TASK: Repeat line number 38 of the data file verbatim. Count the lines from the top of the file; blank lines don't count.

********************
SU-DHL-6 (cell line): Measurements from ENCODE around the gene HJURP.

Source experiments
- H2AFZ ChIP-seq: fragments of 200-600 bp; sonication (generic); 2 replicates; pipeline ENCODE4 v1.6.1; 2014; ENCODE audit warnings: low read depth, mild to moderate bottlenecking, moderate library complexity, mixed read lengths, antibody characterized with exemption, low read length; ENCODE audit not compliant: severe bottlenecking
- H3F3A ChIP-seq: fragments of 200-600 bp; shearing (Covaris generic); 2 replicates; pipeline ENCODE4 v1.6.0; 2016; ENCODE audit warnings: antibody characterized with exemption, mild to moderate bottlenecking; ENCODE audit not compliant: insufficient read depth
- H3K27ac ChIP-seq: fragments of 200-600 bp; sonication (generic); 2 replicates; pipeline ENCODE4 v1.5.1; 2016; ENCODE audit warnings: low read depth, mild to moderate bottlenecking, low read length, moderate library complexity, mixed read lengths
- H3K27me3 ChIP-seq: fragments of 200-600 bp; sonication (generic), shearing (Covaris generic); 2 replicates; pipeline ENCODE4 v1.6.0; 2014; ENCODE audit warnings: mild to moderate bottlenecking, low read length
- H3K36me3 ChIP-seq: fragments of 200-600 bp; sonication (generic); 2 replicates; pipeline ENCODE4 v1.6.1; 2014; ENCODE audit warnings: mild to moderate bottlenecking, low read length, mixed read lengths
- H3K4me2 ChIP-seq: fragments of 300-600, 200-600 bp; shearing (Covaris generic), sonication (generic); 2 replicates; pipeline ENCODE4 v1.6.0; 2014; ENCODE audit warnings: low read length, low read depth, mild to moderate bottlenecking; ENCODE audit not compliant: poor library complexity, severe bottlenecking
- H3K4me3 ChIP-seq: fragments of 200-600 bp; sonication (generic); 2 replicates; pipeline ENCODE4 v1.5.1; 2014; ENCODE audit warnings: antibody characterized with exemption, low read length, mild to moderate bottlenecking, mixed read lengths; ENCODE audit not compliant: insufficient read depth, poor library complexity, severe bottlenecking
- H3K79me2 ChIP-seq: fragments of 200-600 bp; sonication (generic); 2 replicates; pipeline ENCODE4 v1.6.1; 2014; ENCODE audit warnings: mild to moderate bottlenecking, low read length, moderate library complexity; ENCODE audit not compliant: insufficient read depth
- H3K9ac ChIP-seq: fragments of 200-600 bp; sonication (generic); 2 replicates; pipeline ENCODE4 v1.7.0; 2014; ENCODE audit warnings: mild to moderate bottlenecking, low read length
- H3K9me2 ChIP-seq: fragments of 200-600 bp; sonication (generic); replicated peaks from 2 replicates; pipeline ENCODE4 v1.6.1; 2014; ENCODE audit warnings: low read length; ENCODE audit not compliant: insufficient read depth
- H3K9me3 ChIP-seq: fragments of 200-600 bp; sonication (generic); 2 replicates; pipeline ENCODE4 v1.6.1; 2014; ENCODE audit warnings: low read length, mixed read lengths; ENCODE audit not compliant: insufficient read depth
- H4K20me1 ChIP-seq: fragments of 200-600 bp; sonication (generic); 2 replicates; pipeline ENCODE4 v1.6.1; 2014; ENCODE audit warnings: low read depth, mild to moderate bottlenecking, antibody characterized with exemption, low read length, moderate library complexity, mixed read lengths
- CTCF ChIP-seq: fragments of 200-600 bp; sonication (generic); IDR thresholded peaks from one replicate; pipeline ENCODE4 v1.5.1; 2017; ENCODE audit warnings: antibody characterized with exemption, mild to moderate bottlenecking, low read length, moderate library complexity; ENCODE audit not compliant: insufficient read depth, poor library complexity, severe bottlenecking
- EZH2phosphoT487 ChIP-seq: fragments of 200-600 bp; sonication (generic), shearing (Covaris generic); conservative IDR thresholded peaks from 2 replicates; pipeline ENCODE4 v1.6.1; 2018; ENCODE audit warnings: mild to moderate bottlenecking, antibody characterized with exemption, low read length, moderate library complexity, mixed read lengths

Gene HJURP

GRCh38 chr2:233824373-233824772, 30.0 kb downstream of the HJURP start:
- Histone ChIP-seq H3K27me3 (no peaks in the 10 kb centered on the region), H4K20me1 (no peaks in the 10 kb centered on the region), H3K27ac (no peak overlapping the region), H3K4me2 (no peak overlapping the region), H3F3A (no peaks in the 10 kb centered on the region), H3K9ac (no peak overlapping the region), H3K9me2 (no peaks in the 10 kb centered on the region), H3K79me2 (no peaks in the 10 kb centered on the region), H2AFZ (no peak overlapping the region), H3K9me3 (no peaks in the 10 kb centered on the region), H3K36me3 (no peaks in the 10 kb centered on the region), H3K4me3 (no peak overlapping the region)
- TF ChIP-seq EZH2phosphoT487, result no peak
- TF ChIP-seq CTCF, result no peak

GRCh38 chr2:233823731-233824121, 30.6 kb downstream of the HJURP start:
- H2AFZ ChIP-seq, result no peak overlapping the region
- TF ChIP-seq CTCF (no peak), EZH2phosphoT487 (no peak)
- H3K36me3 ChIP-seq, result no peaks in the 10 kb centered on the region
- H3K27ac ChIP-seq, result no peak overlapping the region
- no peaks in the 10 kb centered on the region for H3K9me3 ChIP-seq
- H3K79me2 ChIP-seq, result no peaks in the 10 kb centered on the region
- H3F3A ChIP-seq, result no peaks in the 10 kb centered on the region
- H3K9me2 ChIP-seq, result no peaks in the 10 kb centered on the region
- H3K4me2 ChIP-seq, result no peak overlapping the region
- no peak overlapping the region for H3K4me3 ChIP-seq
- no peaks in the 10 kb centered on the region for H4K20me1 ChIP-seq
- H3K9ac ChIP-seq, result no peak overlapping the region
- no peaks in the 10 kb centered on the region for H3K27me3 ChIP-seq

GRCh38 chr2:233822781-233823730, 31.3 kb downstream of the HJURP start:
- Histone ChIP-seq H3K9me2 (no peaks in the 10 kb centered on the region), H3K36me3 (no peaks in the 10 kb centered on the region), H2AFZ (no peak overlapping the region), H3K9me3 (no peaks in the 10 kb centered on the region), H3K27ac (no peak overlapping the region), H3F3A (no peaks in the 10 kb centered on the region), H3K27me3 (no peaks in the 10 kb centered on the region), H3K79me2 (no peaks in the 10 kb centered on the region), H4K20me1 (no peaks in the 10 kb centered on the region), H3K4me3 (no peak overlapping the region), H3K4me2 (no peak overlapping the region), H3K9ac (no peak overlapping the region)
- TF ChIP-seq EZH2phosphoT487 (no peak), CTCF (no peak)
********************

- TF ChIP-seq EZH2phosphoT487 (no peak), CTCF (no peak)